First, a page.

One of the big reasons for me to go for a camera in the "semi-pro" style, ala the D300/700/800 is the weather sealing. Not sure exactly of the specs of the D7K, but would imagine it doesn't have this. Probably not a deal breaker for most, or necessarily for you, but it is for me!


Apr 08, 2013 at 06:25 AM
Tim Ashton
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p.1 #12 · p.1 #12 · What now?


Genes Home wrote:
agree with theSuede.

Depends on your lens suite. The D7000 can't handle the older AF lenses with the screw drive. If you have manual focus lenses it isn't an issue either way.

If lenses are not an issue, I would recommend the D7000 over the D300s UNLESS you know you are going to be shooting low-light stuff all the time.

Gene


am lucky to be an aussie cos my d7k drives my 85 f1.8 D like a dream

Must be special issue D7k for the southern hemisphere

Tim



Apr 08, 2013 at 09:57 AM
M635_Guy
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p.1 #13 · p.1 #13 · What now?


Some of you are confusing the D5100's lack of a screw drive with the D7K.

The D7K has one, but it isn't as powerful as the D300s. Not a big deal for most people.

I'd recommend going to a store and playing with a D7000 (the D7100 has pretty much the same handling, too). It has a wonderful sensor, but you might not like the handling vs. your D300s. Personally, I chose a (used) D300s over a D7000. I don't think I've missed too many shots because of my sensor, but handling/settings have cost me plenty. I really love how quickly I can adjust my D300s. I could buy a D7100 today, but I'm going to wait and see if a D400 comes at some point this year. If it doesn't, I'll worry about it in 2014 or 2015.

Either way, you'll wind up with a really nice camera.



Apr 08, 2013 at 11:17 AM
m1mgd00
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p.1 #14 · p.1 #14 · What now?


You haven't provided a reason for making the upgrade, and honestly the upgrade path is not so simple. Permit me to relate my experience.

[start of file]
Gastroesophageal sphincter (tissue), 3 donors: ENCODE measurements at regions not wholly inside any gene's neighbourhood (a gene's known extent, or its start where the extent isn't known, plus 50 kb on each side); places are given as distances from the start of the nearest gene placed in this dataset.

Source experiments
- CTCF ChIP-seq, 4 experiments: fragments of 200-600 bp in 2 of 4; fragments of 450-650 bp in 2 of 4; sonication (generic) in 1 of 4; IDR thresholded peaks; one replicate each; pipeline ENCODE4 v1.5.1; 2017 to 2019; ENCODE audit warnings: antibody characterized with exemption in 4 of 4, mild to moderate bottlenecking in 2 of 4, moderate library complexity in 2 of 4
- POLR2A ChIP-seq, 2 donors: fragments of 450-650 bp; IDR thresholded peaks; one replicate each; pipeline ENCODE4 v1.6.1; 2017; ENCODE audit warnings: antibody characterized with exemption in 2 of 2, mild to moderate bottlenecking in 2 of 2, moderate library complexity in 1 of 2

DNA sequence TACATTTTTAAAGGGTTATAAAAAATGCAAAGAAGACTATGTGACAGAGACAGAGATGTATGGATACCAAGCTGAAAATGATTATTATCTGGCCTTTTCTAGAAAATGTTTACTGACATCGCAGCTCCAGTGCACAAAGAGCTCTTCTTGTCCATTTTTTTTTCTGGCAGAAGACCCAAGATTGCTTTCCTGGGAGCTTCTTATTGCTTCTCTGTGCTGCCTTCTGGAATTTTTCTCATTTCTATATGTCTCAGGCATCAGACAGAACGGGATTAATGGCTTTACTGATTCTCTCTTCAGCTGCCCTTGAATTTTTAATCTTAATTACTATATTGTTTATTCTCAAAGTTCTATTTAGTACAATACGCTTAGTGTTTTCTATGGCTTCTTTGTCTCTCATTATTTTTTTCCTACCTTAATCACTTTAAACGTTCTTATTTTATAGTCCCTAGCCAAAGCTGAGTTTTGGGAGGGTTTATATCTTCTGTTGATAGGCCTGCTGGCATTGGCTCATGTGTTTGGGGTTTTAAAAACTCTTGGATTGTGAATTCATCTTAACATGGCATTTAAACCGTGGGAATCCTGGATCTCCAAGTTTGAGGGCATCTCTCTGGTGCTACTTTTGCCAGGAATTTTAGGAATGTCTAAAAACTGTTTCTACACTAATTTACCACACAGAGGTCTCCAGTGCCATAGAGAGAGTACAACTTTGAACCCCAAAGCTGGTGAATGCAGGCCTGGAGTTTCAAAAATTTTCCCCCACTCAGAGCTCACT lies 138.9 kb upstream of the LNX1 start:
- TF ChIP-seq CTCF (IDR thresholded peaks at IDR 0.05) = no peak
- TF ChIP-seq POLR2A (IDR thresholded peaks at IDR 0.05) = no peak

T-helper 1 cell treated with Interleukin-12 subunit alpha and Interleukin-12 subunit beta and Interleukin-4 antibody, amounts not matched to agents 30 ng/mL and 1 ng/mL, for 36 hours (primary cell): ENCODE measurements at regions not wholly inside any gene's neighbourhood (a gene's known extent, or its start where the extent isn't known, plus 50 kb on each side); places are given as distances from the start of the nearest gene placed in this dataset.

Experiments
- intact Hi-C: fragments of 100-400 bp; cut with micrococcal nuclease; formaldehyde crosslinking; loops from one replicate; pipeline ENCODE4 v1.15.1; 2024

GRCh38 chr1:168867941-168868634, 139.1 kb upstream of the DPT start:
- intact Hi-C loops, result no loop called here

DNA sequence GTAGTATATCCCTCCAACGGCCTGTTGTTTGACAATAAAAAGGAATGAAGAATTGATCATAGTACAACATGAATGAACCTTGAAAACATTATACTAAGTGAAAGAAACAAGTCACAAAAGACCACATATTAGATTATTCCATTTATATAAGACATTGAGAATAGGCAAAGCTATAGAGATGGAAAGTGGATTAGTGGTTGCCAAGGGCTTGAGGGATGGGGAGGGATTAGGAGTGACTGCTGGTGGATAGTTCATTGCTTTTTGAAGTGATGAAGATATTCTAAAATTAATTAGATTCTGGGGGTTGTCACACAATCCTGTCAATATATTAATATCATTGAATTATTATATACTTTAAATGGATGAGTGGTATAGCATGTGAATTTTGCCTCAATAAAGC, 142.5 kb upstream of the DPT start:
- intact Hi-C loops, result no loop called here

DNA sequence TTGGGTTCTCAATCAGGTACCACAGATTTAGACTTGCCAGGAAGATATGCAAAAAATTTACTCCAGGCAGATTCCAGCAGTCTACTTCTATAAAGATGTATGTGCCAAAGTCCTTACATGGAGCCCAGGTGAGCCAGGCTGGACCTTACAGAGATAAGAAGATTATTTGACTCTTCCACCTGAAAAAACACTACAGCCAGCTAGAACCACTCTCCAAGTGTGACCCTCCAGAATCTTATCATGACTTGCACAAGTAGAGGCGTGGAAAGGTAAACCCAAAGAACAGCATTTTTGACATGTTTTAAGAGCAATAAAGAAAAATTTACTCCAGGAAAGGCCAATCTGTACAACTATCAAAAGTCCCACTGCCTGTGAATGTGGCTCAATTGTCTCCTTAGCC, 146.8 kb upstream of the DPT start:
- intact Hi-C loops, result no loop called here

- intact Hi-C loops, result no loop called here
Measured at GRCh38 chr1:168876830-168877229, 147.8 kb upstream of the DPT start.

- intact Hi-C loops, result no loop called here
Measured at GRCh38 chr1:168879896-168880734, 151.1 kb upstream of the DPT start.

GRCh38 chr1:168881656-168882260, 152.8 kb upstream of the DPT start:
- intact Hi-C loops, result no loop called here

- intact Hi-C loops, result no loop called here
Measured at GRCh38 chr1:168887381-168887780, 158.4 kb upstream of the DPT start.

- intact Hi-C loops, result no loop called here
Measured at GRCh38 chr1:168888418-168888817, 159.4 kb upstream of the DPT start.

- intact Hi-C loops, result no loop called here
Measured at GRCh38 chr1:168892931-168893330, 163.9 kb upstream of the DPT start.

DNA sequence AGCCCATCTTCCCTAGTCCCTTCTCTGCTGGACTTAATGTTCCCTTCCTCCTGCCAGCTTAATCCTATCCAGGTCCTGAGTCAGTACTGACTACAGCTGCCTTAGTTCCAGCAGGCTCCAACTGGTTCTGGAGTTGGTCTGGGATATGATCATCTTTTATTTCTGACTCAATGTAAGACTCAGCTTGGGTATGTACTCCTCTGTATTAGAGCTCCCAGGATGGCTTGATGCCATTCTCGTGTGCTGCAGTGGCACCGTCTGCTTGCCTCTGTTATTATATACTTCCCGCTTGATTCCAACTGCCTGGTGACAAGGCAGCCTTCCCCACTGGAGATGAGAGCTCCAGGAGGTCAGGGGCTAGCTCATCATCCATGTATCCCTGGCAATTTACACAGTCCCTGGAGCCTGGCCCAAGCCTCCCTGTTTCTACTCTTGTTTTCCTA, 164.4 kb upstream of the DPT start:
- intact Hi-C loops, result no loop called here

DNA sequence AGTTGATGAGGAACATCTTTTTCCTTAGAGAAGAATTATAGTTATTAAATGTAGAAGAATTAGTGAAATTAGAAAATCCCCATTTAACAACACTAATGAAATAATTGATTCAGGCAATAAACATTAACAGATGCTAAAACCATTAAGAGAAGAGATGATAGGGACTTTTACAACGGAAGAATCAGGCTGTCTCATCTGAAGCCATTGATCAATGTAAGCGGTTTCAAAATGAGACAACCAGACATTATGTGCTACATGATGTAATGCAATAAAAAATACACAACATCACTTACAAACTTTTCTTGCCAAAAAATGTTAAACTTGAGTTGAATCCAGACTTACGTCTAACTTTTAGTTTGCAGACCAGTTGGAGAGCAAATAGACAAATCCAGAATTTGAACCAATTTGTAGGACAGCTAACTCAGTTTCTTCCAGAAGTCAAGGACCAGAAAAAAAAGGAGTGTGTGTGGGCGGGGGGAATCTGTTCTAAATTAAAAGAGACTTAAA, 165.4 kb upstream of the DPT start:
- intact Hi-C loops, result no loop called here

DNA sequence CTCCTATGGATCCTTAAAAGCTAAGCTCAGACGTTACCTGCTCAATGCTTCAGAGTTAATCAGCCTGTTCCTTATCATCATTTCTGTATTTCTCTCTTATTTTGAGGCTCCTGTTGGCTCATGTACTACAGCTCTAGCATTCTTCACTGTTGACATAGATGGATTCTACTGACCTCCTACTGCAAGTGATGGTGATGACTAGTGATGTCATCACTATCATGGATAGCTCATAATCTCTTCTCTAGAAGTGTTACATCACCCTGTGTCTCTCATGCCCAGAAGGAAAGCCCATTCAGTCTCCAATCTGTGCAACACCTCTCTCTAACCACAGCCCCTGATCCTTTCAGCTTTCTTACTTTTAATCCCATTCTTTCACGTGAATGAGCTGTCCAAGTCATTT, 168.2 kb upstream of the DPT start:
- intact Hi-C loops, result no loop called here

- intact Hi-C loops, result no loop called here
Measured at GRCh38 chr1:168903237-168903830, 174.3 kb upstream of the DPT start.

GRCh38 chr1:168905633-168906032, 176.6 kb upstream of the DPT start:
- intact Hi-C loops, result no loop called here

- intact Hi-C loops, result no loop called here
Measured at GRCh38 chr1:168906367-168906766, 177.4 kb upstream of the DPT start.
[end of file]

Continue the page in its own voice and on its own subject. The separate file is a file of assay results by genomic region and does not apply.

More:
I went from a D200 to a D300 shortly after the D300 came out, and while I felt the D300 handled a little better and can offer a usable ISO 1600 (where ISO 800 was pushing it on the D200), I still prefer the colors out from the D200. If I were considering this today, I would not upgrade a trusted D200 to a D300/D300s.

That said, when I started wondering if I should "upgrade" my D300 to a D7000, I quickly realized that I would not be happy with the feel, handling, or AF capabilities of the D7000. Plus, the increase in resolution from a D300 or even a D200 is marginal at best (10/12 mps vs. 16 for the D7000). The D7000's AF may have trouble keeping up with your 4-year olds, especially if you are using AF/AF-D lenses rather than AF-S.

I don't know if the D7100 has a stronger AF motor to drive the older AF lenses than the D7000 did, but at least it offers a substantial increase in resolution and--IMO, even more importantly--dynamic range over the D200/D300 class cameras. Still not sure I'd pull the trigger, but if I were in your shoes I'd give the D7100 a good hard look.

Mike

PS To reiterate the correction above, the D7000 and D7100 do have AF motors to drive older AF and AF-D lenses that don't have built-in motors.



Apr 08, 2013 at 01:07 PM
bigkrackers
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p.1 #15 · p.1 #15 · What now?


The D7000 is not weather sealed. It has some rubber gaskets on the back buttons but that's about it. It does not have the sealing of the prosumer lines.